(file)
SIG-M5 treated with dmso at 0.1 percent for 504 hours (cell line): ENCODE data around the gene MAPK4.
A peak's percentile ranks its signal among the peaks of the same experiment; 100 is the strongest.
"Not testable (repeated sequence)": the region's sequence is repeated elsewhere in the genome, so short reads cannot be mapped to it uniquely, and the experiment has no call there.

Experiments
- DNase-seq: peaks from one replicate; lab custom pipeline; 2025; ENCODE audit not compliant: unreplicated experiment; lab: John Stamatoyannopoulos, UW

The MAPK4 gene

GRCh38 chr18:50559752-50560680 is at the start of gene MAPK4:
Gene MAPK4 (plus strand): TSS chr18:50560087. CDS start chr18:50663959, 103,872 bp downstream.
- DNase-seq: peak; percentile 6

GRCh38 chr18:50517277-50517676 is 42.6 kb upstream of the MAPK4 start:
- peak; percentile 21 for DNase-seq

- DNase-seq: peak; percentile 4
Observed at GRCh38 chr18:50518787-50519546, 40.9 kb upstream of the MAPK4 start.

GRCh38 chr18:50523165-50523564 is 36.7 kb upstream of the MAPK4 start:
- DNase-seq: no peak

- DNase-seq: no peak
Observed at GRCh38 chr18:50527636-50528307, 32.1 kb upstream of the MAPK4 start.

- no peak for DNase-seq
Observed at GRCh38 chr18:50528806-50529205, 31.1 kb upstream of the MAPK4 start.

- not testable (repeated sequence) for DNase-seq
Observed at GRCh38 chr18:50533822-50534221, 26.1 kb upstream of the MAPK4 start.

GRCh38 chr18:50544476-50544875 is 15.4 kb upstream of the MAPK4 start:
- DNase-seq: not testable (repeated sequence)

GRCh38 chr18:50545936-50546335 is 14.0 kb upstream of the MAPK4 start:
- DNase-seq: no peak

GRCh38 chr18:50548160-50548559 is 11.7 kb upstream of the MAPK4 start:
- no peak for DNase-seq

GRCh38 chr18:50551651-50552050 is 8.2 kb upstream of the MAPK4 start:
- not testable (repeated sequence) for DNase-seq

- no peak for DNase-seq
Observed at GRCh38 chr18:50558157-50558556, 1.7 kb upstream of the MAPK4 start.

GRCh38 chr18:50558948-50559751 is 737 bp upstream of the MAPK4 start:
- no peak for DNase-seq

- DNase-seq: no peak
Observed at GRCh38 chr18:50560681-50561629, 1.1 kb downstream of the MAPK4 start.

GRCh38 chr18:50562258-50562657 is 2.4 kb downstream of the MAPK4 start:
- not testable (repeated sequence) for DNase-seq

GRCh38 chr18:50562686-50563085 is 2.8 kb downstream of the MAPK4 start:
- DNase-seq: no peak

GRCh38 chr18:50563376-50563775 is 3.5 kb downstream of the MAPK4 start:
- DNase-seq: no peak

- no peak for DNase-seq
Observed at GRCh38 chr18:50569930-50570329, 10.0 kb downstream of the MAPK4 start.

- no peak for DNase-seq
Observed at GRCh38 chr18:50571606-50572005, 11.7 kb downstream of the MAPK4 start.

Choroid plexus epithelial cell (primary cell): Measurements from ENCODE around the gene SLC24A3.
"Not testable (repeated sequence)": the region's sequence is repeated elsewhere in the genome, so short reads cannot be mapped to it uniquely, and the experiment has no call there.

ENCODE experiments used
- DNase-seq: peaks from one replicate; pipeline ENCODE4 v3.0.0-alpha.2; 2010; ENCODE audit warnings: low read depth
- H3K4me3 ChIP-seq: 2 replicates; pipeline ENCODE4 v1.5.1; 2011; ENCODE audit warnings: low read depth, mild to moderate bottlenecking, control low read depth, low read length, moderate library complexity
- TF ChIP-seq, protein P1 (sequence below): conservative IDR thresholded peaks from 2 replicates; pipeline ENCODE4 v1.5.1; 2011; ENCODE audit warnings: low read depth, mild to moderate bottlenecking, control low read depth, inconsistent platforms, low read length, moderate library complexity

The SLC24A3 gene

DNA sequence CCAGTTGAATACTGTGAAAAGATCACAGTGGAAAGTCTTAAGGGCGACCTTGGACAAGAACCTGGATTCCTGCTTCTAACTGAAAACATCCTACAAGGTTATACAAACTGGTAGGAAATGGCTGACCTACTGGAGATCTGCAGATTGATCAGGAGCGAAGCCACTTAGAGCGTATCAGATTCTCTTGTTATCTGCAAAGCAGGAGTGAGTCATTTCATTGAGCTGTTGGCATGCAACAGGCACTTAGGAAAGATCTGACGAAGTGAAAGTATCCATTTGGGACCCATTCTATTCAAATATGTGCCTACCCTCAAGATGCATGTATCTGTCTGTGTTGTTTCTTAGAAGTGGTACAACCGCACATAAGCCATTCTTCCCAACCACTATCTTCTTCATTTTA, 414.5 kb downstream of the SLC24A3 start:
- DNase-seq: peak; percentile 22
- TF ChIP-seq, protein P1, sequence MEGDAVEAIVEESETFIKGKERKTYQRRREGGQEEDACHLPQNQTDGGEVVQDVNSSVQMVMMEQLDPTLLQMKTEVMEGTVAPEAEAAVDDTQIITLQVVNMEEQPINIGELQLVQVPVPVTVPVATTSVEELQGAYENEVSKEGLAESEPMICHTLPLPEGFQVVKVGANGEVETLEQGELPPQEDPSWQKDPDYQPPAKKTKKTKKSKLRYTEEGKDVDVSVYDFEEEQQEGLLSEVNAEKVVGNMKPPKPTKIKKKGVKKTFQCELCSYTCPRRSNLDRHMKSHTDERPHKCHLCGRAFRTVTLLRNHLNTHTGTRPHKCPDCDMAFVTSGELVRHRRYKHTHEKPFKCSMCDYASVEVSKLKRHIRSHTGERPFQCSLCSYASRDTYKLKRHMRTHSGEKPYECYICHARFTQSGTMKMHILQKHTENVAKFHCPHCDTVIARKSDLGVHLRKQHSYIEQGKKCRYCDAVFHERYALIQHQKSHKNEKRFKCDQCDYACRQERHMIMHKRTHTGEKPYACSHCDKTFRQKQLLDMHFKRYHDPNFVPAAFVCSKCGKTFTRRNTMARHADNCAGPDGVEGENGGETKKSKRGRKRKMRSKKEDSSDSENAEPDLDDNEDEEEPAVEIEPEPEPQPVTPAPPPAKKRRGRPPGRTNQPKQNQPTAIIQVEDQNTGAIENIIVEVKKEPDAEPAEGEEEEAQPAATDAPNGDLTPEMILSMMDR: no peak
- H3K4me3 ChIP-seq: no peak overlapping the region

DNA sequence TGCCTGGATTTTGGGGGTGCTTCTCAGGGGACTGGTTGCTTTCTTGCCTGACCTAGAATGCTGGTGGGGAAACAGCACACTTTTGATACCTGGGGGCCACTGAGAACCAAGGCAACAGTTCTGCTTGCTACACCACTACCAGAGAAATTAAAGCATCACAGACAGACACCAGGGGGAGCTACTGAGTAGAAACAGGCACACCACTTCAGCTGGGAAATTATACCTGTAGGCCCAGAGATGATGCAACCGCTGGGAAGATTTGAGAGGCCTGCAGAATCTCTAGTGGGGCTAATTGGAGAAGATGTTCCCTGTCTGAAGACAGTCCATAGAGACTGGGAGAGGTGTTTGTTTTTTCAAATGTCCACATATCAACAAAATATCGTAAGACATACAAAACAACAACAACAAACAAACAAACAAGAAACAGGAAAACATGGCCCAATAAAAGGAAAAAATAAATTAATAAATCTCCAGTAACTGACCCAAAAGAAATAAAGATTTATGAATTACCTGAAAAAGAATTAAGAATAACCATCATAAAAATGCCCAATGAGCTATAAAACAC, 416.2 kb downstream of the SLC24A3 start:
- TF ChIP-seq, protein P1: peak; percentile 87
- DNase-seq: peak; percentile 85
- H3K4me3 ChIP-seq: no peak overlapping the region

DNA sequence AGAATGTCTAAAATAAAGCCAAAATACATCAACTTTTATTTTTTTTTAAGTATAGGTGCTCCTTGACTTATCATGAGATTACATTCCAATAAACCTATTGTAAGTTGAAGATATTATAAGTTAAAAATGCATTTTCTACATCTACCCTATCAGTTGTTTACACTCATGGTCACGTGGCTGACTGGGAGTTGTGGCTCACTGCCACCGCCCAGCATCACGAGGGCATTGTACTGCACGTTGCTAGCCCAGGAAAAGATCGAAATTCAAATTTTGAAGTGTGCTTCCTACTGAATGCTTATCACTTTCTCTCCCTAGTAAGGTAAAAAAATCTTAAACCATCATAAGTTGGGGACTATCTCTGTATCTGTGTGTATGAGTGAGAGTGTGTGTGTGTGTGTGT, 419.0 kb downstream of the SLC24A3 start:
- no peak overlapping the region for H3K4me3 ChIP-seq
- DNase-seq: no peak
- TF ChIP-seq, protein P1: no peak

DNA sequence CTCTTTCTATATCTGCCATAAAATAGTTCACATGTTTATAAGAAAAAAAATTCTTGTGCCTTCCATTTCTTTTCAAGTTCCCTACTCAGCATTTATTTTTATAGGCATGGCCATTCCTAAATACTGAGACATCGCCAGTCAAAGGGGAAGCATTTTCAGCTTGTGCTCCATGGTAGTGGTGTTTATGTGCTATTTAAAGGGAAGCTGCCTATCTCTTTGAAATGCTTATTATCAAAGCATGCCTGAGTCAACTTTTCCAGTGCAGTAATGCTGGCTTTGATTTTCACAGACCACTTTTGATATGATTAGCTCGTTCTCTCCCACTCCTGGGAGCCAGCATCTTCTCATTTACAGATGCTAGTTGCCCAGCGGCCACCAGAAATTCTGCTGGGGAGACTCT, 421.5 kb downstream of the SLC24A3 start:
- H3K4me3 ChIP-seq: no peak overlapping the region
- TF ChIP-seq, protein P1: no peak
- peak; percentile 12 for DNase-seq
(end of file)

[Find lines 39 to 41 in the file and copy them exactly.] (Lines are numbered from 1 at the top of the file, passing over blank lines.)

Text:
- DNase-seq: no peak

GRCh38 chr18:50563376-50563775 is 3.5 kb downstream of the MAPK4 start:
- DNase-seq: no peak